Sad Stories & Tears on the Read Aloud Rug
A MiddleWeb Blog
The other week, I found myself unexpectedly welling up and starting to cry. It was one of those cries that come without warning, the kind of cry you don’t even realize is happening until the moment your throat starts to close up.
I’ve experienced many of these cries throughout the years. I just haven’t experienced very many of them inside of the classroom. Yet, there I was, with 25 kids gazing up at me, deep looks of concern in their eyes, and I was having trouble gaining my composure.
This was not in my lesson plans.
Usually, after lunch, I get an opportunity to pause for a moment to take it all in. I watch them scramble into the room, funnel into the “IN” door of our closet and burst through the “OUT” door, heading straight to the rug, to jockey for prime real estate and one of our coveted beanbag chairs or pillows that lie waiting.
This day was different. This morning, I had attended a funeral.
The kids knew where I was. They didn’t know many specifics, but they knew the service had been for the mother of a former student.
We were reading Katherine Applegate’s The One and Only Ivan, a treasured novel I’d been introduced to a few years ago. I didn’t realize, until I took my place with them on the rug, that we were at the part of the story where one of our favorite characters dies. “Oh Geez,” I thought, taking a deep breath and resolving to handle it like a grown-up.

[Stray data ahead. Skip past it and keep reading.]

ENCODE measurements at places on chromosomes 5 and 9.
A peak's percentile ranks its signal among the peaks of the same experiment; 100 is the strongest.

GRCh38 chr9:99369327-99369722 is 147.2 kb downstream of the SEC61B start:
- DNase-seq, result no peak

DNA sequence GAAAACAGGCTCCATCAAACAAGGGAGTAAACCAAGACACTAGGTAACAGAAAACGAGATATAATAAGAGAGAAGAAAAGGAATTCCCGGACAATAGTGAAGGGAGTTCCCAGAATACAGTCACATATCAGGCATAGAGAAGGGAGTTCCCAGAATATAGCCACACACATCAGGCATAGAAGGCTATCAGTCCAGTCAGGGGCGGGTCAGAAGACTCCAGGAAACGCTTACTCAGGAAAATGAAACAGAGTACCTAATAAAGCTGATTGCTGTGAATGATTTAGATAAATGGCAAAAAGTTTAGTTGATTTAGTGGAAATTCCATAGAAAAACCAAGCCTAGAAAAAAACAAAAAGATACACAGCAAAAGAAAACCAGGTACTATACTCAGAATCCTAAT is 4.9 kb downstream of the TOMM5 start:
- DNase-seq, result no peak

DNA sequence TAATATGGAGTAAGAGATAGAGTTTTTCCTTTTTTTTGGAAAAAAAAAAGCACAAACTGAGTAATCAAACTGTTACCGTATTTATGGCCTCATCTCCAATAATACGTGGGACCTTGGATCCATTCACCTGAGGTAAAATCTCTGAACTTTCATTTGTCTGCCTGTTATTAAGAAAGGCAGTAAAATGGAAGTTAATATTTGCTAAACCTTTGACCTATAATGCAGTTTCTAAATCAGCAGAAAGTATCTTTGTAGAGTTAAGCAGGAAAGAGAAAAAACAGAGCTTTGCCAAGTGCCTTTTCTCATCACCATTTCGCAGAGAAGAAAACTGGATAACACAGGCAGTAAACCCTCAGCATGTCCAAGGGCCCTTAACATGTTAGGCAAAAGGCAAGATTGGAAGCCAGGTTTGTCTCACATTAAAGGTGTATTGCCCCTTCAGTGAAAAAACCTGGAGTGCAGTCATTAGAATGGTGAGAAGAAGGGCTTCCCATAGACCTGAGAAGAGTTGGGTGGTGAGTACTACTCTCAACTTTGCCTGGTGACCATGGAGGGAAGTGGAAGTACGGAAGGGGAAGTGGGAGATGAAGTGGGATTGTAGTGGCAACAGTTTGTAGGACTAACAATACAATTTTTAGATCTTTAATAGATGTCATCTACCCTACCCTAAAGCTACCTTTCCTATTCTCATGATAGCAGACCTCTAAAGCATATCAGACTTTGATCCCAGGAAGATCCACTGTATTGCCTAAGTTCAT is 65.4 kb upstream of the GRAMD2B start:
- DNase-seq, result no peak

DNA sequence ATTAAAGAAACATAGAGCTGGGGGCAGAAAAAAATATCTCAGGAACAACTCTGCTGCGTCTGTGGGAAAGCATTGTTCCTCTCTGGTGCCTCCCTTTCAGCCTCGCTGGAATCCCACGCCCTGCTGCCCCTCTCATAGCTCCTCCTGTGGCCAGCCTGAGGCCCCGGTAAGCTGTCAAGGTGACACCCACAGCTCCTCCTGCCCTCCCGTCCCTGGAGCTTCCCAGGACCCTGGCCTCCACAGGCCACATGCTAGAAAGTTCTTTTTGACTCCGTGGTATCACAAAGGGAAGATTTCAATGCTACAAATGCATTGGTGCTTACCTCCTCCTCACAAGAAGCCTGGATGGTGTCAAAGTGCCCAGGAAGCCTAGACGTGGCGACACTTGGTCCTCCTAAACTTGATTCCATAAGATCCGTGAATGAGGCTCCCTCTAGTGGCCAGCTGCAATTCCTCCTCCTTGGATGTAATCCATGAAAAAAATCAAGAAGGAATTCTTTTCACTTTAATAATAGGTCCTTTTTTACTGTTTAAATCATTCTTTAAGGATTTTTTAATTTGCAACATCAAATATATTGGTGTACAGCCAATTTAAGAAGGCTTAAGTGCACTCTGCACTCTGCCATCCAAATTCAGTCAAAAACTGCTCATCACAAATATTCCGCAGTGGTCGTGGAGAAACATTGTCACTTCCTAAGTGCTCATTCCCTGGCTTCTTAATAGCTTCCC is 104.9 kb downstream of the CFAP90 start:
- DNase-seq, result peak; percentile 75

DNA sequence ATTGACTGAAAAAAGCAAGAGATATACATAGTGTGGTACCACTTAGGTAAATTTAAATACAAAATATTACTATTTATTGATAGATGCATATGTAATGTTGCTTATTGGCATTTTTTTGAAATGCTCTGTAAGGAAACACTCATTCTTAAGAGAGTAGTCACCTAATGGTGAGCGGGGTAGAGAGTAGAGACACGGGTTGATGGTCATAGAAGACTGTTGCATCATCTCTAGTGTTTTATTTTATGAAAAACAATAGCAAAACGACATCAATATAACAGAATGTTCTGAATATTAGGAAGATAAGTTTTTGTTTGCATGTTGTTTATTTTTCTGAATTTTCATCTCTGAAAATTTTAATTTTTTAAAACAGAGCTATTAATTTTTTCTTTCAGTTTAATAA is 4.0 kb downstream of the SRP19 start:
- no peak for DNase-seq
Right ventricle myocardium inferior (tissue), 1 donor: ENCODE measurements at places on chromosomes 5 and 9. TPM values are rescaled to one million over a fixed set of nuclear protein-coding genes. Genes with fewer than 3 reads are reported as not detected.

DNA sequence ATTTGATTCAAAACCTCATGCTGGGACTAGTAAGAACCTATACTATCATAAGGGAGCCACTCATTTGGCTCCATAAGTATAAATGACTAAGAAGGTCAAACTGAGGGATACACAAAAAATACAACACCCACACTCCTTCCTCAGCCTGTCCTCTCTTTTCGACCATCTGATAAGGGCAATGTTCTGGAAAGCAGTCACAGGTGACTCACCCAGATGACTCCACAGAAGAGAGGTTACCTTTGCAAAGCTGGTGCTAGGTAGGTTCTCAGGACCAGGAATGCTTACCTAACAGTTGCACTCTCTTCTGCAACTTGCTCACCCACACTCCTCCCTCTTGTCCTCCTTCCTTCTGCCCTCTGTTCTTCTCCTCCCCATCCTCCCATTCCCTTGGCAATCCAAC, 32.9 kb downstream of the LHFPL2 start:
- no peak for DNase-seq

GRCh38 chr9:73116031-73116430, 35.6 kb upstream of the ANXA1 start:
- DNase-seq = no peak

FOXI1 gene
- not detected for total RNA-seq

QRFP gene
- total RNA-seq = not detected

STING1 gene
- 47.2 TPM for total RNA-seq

That was the moment my throat closed.
Birdie, sitting directly in front of me, met my eyes. “Are you okay?” she asked.
Ivan’s story, told in first-gorilla perspective, has led us to some heavy topics over the past few weeks. Ivan gives us a close-up look at animal cruelty, human failings, and the loss of a loved one. The story also teaches us about friendship, loyalty, and having the courage to do what’s right.
Through Ivan, my readers have been making connections to things they see going on in their world. They see some rough terrain, and they share these thoughts with no filter. It’s pure honesty. Raw innocence. Curiosity unleashed.
At times, their questions and comments stun me. Our discussions also offer some insight into what each student is experiencing outside of our classroom. Some of them have a lot of tough stuff going on in their lives right now. And I know a lot of the specifics.
Captivating and powerful read alouds like The One and Only Ivan help us approach that nebulous line between preserving the beauty of their childhood innocence and honestly exploring the real world. They give us lessons in the civics of humanity, an integral part of any curriculum.
But where, exactly, do we draw that line?….especially when that childhood innocence we are trying to preserve asks so many tough questions? My sudden tears and throat-closing were encroaching uncomfortably on that unidentifiable boundary.
“Guys, can you give me a minute, please?” I managed to choke out, before getting out of my chair and crossing the room to the closest tissue box.
The internal dialogue continued. “Mary, get it together. You can NOT lose it in front of twenty-five 10-year olds,” I reprimanded myself.
I dabbed my eyes, taking a deep breath before heading back over to them. They were sitting in a strange, echoing silence. I wasn’t sure what to say, but I had to say something. I was the teacher, for crying out loud…literally and figuratively!
“I’m sorry, guys. I’m just incredibly sad right now.”
Nods of understanding rippled across the carpet. “You know that I was at a funeral this morning.” The nodding continued. “I’m just really sad about that. It will be okay,” I reassured them, “Let’s try this again, shall we?”